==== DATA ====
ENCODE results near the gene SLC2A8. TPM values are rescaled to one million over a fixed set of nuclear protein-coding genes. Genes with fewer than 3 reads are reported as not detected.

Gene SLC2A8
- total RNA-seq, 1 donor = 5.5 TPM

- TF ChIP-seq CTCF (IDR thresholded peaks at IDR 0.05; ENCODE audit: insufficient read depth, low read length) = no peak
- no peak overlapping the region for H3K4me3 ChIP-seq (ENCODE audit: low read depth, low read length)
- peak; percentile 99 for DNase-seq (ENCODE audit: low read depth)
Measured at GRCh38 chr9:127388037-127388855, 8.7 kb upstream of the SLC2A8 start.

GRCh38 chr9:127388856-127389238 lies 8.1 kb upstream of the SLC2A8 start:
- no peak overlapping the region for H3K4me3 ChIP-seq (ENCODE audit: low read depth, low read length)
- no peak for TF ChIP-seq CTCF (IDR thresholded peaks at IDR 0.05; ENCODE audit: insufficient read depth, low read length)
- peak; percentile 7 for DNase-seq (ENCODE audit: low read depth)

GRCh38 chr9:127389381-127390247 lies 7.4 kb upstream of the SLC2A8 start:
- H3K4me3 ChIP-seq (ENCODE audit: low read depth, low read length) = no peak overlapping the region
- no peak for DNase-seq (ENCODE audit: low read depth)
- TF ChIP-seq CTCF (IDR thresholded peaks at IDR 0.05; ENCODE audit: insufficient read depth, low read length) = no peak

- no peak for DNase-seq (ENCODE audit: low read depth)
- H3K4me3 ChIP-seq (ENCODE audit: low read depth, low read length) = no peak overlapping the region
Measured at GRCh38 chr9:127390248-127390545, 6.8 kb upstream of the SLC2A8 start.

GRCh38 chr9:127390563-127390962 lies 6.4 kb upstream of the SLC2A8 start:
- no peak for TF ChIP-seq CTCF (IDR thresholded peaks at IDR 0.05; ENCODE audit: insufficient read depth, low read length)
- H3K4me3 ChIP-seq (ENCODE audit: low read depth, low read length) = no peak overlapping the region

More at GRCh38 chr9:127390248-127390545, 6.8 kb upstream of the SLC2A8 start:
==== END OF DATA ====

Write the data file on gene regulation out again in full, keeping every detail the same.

ENCODE results near the gene SLC2A8. TPM values are rescaled to one million over a fixed set of nuclear protein-coding genes. Genes with fewer than 3 reads are reported as not detected.

Gene SLC2A8
- total RNA-seq, 1 donor = 5.5 TPM

- TF ChIP-seq CTCF (IDR thresholded peaks at IDR 0.05; ENCODE audit: insufficient read depth, low read length) = no peak
- no peak overlapping the region for H3K4me3 ChIP-seq (ENCODE audit: low read depth, low read length)
- peak; percentile 99 for DNase-seq (ENCODE audit: low read depth)
Measured at GRCh38 chr9:127388037-127388855, 8.7 kb upstream of the SLC2A8 start.

GRCh38 chr9:127388856-127389238 lies 8.1 kb upstream of the SLC2A8 start:
- no peak overlapping the region for H3K4me3 ChIP-seq (ENCODE audit: low read depth, low read length)
- no peak for TF ChIP-seq CTCF (IDR thresholded peaks at IDR 0.05; ENCODE audit: insufficient read depth, low read length)
- peak; percentile 7 for DNase-seq (ENCODE audit: low read depth)

GRCh38 chr9:127389381-127390247 lies 7.4 kb upstream of the SLC2A8 start:
- H3K4me3 ChIP-seq (ENCODE audit: low read depth, low read length) = no peak overlapping the region
- no peak for DNase-seq (ENCODE audit: low read depth)
- TF ChIP-seq CTCF (IDR thresholded peaks at IDR 0.05; ENCODE audit: insufficient read depth, low read length) = no peak

- no peak for DNase-seq (ENCODE audit: low read depth)
- H3K4me3 ChIP-seq (ENCODE audit: low read depth, low read length) = no peak overlapping the region
Measured at GRCh38 chr9:127390248-127390545, 6.8 kb upstream of the SLC2A8 start.

GRCh38 chr9:127390563-127390962 lies 6.4 kb upstream of the SLC2A8 start:
- no peak for TF ChIP-seq CTCF (IDR thresholded peaks at IDR 0.05; ENCODE audit: insufficient read depth, low read length)
- H3K4me3 ChIP-seq (ENCODE audit: low read depth, low read length) = no peak overlapping the region

More at GRCh38 chr9:127390248-127390545, 6.8 kb upstream of the SLC2A8 start: